Named in honour of Doctor Bretonneau (1778–1862), a genius epidemiologist. He performed the first successful tracheotomy (entrance into the trachea through the muscles of the neck); successfully treated children suffering from rickets by feeding them cod-liver oil; made the clinical distinction between scarlet fever and diphtheria to which he gave its name; distinguished between typhoid and typhus; studied smallpox and introduced inoculation in the districts around Tours; was the first to realise that disease is caused by bacteria; discovered that the same illness manifests itself differently in different patients.Read More
Rue Nationale (formerly Rue Napoleon).
The most famous Frenchman of all time, Napoléon (the acute accent seems to be arbitrary) Bonaparte (1769-1821) is one of the most controversial leaders in history.Read More
Philosopher, author, composer and botanist, Rousseau (1712–1778) influenced the sociological, educational and cultural thought of eighteenth century Europe.
He was born into a family of watchmakers in Geneva. His parents were French but were exiled to Switzerland because they were Protestants. His mother died nine days after his birth, his father died when Jean-Jacques was ten. When he was sixteen, Rousseau left Switzerland to travel around France.Read More
The son of a lawyer, François-Marie Arouet (1694–1778) was known by his nom de plume Voltaire. Poet, philosopher, playwright, historian, biographer, pamphleteer, outspoken, controversial writer with a sharp, often cruel, wit. He had strong opinions on just about everything. He was scathing about Christianity, especially the Roman Catholic Church. He wanted freedom of religion, freedom of speech and the separation of church and state. Often vilified, he could never have imagined the posthumous recognition he would receive.Read More
René Descartes, as the street sign says, was a philosopher, mathematician and physicist. He is remembered for many reasons not least among them for saying: ‘I think, therefore I am’ (cogito, ergo sum). Known as The Father of Modern Philosophy, his writings are still in vogue. He is also famous for stating that the mind is separate from the body. He identified the mind with consciousness and self-awareness separated from the physical brain. This is known now as Cartesian Dualism. Humans have a mind (non-physical) and body/brain (physical). The mind and body are separate. It was Descartes who made the connection between geometry and algebra to solve geometrical problems with algebraic equations.Read More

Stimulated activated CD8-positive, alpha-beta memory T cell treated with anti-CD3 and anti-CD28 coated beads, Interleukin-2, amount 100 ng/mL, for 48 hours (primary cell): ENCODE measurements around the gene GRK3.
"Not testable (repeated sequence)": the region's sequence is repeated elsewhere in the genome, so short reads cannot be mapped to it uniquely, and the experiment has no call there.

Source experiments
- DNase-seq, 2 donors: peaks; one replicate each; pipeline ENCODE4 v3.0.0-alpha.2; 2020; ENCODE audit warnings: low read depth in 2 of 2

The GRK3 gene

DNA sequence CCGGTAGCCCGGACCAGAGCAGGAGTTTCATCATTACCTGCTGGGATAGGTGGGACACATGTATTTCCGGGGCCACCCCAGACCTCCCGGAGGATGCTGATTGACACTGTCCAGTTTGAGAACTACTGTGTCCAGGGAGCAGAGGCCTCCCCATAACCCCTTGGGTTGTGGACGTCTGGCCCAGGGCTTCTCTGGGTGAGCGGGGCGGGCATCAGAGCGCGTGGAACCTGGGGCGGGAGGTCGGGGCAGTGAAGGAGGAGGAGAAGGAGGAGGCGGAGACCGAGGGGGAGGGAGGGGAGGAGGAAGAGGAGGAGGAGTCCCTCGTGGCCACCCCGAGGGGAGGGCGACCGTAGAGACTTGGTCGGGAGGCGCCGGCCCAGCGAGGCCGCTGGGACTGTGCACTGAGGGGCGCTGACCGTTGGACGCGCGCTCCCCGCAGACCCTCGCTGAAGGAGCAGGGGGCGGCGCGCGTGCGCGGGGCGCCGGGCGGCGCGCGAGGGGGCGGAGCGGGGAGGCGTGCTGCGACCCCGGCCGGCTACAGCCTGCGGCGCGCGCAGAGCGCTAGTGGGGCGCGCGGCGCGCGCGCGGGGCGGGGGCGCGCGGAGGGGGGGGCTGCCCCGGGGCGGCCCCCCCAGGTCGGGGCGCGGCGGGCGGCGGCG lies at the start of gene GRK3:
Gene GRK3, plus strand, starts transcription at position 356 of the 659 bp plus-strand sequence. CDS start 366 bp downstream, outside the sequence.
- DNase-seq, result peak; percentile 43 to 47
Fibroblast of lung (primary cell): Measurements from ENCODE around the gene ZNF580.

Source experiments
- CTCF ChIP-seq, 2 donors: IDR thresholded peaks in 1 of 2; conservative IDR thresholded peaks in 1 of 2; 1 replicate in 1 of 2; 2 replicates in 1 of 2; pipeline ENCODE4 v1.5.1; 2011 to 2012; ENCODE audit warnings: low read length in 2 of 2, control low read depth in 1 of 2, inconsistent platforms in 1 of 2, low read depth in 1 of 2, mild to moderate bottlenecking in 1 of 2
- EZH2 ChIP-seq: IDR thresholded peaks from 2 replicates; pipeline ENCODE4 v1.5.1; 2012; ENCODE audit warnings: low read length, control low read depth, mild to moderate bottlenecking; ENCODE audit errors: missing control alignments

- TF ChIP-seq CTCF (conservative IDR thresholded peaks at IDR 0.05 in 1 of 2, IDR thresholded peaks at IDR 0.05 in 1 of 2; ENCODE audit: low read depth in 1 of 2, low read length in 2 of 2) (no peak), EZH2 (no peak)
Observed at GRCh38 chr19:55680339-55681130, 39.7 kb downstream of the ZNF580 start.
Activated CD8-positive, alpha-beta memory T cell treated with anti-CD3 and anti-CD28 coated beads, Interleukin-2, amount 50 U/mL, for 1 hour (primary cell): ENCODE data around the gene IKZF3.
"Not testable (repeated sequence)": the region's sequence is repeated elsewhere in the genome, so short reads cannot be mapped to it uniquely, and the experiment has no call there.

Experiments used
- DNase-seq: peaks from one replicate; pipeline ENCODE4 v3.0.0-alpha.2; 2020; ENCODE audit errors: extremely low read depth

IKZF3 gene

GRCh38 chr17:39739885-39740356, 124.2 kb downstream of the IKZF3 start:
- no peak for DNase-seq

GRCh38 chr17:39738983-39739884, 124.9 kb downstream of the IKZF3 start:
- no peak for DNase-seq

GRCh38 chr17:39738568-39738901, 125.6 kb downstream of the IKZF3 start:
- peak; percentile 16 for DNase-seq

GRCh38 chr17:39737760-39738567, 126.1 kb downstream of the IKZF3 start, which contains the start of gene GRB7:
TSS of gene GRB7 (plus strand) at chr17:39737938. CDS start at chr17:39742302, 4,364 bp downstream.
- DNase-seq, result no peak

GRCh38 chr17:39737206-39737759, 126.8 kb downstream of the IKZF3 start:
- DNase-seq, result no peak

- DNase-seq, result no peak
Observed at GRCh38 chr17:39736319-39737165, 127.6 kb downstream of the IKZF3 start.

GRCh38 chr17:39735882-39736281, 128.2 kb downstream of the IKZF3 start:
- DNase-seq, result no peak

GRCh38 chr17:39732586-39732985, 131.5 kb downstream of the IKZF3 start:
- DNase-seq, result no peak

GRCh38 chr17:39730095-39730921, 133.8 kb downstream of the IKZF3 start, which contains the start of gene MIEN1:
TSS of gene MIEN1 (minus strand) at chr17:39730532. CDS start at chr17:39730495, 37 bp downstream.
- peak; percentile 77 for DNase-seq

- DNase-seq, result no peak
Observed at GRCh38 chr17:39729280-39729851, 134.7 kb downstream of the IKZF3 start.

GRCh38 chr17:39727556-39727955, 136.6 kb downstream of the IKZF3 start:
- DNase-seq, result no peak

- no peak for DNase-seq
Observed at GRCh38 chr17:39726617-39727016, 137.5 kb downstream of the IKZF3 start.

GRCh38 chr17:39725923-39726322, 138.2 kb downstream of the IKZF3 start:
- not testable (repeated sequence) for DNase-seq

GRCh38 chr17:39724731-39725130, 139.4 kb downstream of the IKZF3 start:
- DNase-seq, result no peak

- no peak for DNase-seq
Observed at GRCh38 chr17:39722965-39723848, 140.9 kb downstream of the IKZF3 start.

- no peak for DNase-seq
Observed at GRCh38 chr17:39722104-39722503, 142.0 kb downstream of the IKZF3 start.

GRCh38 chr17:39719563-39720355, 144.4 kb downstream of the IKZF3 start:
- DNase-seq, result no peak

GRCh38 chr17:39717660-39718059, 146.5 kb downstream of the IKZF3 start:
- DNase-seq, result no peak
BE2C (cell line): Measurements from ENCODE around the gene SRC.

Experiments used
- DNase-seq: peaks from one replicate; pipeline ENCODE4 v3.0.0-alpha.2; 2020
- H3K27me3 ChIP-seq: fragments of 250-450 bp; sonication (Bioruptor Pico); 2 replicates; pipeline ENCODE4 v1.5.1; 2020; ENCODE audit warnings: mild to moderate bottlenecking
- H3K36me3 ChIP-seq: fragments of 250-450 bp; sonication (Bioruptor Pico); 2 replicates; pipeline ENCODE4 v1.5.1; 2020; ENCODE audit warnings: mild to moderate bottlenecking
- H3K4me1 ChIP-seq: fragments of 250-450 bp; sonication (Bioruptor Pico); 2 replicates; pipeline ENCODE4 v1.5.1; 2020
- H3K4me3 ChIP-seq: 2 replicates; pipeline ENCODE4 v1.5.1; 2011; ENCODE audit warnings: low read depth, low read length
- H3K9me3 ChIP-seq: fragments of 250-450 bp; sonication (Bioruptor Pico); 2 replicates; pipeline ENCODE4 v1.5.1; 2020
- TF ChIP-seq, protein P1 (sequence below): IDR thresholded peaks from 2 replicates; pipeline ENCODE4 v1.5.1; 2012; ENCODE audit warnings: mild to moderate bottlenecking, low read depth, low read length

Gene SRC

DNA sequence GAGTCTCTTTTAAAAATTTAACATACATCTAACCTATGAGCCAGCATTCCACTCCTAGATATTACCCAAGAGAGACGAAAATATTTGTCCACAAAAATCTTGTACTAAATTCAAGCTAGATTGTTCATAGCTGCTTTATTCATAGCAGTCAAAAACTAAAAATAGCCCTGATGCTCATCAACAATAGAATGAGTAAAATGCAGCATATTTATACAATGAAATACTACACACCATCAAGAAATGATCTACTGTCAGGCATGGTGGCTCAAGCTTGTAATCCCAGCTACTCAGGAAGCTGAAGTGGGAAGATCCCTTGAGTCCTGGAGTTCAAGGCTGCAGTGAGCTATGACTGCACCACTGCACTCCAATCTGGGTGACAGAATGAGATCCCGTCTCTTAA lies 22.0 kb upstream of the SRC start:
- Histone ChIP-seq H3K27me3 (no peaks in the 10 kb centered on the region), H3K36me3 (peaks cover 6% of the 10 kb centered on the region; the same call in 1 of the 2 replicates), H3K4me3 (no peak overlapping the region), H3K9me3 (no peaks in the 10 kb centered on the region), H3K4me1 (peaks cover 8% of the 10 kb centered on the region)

Jean Racine (1639–1699) was a gifted playwright. He is not given nearly enough credit for influencing playwrights Henrik Ibsen, Samuel Beckett and Harold Pinter. Racine was the first French author to live entirely on money earned from writing. How many plays, apart from those of Shakespeare, are staged three hundred years after the playwrights death? Racine’s are.Read More
François Rabelais (1494–1553) was, and still is, a much-loved eccentric thought of with affection. He was a writer, doctor, philosopher and monk.
Rabelais was born near Chinon, not far from Amboise. His father was a successful lawyer. You do wonder what he thought of his son who was famous for dirty jokes and bawdy songs. No-one was safe from his funny, mocking, provocative satires. An avant-garde inventor of fantasy and of the grotesque, his laugh out loud crude language still shocks five hundred years later. His comic masterpieces are about two giants, Gargantua and his son Pantagruel whose adventures are littered with crude scatological humour. Rabelais gave the world its ‘gargantuan’ appetite and its ‘Rabelaisian’ sense of humour.Read More